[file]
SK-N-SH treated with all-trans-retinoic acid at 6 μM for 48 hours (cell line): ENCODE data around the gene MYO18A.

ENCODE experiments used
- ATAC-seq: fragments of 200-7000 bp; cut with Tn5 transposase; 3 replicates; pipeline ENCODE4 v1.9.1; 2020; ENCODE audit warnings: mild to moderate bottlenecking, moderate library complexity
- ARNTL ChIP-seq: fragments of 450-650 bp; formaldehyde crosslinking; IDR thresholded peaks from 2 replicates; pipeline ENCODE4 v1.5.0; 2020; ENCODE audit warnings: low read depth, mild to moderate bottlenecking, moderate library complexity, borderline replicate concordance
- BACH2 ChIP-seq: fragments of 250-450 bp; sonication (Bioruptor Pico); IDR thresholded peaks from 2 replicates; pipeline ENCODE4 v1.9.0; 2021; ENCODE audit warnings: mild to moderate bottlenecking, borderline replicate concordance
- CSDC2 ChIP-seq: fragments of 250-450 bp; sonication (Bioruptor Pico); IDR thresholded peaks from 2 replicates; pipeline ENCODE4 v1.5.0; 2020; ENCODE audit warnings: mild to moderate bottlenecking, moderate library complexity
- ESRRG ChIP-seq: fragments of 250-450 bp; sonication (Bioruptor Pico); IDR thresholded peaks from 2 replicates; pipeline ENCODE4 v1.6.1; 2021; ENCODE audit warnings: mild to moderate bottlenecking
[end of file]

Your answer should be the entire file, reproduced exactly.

SK-N-SH treated with all-trans-retinoic acid at 6 μM for 48 hours (cell line): ENCODE data around the gene MYO18A.

ENCODE experiments used
- ATAC-seq: fragments of 200-7000 bp; cut with Tn5 transposase; 3 replicates; pipeline ENCODE4 v1.9.1; 2020; ENCODE audit warnings: mild to moderate bottlenecking, moderate library complexity
- ARNTL ChIP-seq: fragments of 450-650 bp; formaldehyde crosslinking; IDR thresholded peaks from 2 replicates; pipeline ENCODE4 v1.5.0; 2020; ENCODE audit warnings: low read depth, mild to moderate bottlenecking, moderate library complexity, borderline replicate concordance
- BACH2 ChIP-seq: fragments of 250-450 bp; sonication (Bioruptor Pico); IDR thresholded peaks from 2 replicates; pipeline ENCODE4 v1.9.0; 2021; ENCODE audit warnings: mild to moderate bottlenecking, borderline replicate concordance
- CSDC2 ChIP-seq: fragments of 250-450 bp; sonication (Bioruptor Pico); IDR thresholded peaks from 2 replicates; pipeline ENCODE4 v1.5.0; 2020; ENCODE audit warnings: mild to moderate bottlenecking, moderate library complexity
- ESRRG ChIP-seq: fragments of 250-450 bp; sonication (Bioruptor Pico); IDR thresholded peaks from 2 replicates; pipeline ENCODE4 v1.6.1; 2021; ENCODE audit warnings: mild to moderate bottlenecking